Monday, June 26, 2017

Silver on the Sky Road

Photo copyright Aji, 2017; all rights reserved.

I walked out this morning to let the larger chickens out, and discovered that Silver had left us. We were just noticing last night how happy, content, and comfortable she looked on the top of the coop with her girls. This morning, she was in a different spot on top of it, slumped forward, gone just long enough for rigor to have set in. She had a piece of straw clamped firmly in her beak, as though she'd been rearranging her makeshift nest when her little heart just gave out.

This one is a bit harder than most of the others. She was the last of our old guard, our first group of chickens that we acquired in 2012. Her sister died of wry neck just days after hatching, but she was tougher. She would prove to be both a little skittish and fairly dominant, but she was always my beautiful girl, not too fond of being held, but willing to have her feathers stroked.

Silver outlasted all the others from that first round, and all of those from the second group we got a few weeks later, too. The only remaining one of her cohort had been Sky, who we lost suddenly a few months ago, and Silver took it hard; she mourned her openly, looking into the distance out the fence every evening, as though she expected her very skittish sister to come barreling up, squawking all the way. It took weeks for her to come to terms with it, but eventually, she settled back into her role as matriarch and alpha, and again began socializing with her younger siblings (the ones who joined us as hatchlings in 2014). A few weeks ago, when we finally brought the new chicks over to the coop to integrate them, she was the first to intermingle with them openly without much overt dominance, and unlike the younger reds and blacks, she seemed mostly comfortable being among the shrieking ankle-biters. Perhaps it was the fact that six of them are her distant cousins, Silver-Laced Wyandottes like herself.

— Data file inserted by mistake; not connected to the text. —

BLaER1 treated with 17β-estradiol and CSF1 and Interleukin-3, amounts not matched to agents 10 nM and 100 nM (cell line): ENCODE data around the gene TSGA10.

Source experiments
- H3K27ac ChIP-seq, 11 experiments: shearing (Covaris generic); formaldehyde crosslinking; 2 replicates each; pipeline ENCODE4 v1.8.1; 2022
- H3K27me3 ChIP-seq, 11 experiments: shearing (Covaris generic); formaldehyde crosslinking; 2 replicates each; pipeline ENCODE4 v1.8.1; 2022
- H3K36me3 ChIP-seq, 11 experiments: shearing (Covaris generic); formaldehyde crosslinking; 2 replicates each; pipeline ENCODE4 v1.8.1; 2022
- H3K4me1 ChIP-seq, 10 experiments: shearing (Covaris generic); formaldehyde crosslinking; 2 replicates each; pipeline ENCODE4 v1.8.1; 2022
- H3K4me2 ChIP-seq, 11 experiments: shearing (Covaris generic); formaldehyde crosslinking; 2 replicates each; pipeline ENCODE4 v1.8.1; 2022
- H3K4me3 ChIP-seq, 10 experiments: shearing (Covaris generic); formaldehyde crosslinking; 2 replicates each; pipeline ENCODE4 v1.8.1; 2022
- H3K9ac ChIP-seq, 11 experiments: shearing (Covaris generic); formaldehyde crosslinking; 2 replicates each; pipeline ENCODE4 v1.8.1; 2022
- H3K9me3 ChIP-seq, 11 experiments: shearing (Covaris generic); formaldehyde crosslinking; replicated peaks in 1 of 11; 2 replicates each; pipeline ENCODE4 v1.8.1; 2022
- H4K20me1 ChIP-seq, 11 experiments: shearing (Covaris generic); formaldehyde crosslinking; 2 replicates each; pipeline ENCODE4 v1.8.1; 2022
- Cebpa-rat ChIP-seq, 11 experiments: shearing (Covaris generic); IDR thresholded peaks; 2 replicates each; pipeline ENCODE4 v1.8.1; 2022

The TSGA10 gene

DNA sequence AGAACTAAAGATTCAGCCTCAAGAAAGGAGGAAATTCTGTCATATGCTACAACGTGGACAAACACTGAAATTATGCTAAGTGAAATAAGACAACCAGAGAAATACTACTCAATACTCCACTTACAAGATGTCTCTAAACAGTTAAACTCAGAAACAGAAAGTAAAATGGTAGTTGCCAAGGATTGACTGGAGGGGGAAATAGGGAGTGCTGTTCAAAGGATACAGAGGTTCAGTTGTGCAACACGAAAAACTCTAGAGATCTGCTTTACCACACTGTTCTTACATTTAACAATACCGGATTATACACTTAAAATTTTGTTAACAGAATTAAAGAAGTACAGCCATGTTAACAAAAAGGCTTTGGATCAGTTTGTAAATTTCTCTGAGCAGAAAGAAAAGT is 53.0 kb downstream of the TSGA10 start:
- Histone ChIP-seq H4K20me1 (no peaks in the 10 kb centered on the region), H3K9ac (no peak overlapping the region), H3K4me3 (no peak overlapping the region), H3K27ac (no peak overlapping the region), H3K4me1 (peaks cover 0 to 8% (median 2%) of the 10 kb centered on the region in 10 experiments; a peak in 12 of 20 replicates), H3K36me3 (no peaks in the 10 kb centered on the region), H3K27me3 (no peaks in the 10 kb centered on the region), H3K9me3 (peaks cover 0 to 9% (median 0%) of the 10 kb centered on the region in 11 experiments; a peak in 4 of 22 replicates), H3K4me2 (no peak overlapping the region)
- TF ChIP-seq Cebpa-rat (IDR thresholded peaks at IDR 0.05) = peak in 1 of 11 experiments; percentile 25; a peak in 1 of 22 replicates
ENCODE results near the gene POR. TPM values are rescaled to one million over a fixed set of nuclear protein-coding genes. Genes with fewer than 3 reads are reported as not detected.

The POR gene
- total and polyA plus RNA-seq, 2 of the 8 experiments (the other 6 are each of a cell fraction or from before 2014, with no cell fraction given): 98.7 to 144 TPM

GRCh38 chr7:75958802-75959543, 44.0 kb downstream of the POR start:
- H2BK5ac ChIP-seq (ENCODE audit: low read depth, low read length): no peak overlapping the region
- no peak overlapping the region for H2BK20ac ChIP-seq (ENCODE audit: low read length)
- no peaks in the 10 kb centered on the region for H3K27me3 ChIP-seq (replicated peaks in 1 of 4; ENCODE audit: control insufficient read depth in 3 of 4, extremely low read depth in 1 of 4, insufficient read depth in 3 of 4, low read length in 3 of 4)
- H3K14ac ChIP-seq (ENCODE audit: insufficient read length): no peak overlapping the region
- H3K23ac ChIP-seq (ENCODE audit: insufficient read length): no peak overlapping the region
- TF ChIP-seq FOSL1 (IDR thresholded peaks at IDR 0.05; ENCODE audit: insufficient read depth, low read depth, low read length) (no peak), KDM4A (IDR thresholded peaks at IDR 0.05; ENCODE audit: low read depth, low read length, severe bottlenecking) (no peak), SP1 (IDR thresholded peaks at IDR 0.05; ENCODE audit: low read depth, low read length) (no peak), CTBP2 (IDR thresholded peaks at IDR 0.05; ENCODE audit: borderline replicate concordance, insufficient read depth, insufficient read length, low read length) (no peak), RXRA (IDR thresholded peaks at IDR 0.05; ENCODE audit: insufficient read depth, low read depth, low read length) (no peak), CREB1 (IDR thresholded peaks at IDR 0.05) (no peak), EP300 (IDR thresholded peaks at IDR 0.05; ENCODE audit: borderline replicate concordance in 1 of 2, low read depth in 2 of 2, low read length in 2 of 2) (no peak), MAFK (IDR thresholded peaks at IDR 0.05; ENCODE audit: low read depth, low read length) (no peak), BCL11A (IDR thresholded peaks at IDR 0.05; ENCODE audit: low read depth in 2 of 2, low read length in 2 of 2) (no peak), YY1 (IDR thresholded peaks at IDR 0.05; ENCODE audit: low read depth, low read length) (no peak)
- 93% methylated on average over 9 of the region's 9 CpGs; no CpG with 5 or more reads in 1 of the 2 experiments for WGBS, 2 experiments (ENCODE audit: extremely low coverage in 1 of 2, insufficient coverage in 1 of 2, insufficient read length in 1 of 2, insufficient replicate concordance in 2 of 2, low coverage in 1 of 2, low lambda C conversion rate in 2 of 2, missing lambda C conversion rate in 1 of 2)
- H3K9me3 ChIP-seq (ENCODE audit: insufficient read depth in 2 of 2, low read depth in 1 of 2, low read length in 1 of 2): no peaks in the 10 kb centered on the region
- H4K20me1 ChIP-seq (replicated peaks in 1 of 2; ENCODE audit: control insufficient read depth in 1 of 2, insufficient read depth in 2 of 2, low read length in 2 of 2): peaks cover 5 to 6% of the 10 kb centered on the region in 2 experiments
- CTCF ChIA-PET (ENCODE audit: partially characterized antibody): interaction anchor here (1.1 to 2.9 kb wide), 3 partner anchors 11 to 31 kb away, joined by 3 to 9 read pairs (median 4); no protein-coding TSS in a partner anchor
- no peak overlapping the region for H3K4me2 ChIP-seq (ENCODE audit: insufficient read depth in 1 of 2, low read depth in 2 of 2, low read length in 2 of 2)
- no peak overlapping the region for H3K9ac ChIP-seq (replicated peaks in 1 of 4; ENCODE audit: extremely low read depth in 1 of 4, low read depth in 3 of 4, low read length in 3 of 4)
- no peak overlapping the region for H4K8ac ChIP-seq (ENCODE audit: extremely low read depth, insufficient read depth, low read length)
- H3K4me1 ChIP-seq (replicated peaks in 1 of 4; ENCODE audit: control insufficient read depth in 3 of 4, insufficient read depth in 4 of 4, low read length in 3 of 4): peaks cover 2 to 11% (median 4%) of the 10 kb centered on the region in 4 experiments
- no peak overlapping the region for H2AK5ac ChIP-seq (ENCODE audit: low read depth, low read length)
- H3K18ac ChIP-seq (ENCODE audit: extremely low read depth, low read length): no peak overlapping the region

At any rate, she survived a little over five years, which for a free-range hen not being shot full of artificial substances is a pretty good run. She had been slowing noticeably in recent months, and until a couple of weeks ago, had ceased laying entirely. Since then, she's given us a few more light brown eggs, small and so pale they're not far off ivory — her final tangible gift, I suppose, to us. But she seemed to have no pain or discomfort, and last night, she seemed perfectly happy, and so it appears that she went the best way possible: simply went to sleep and didn't awaken again.

She's buried at the edge of the west garden, next to her beloved sister Sky  as always, with everything she'll need. And we both miss her terribly.

We love you, Silver. You'll find Sky again, and your twin Star, along the Sky Road where you'll truly be able to fly.

All content, including photos and text, are copyright Aji, 2017; all rights reserved. Nothing herein may used or reproduced in any form without the express written permission of the owner.

No comments :

Post a Comment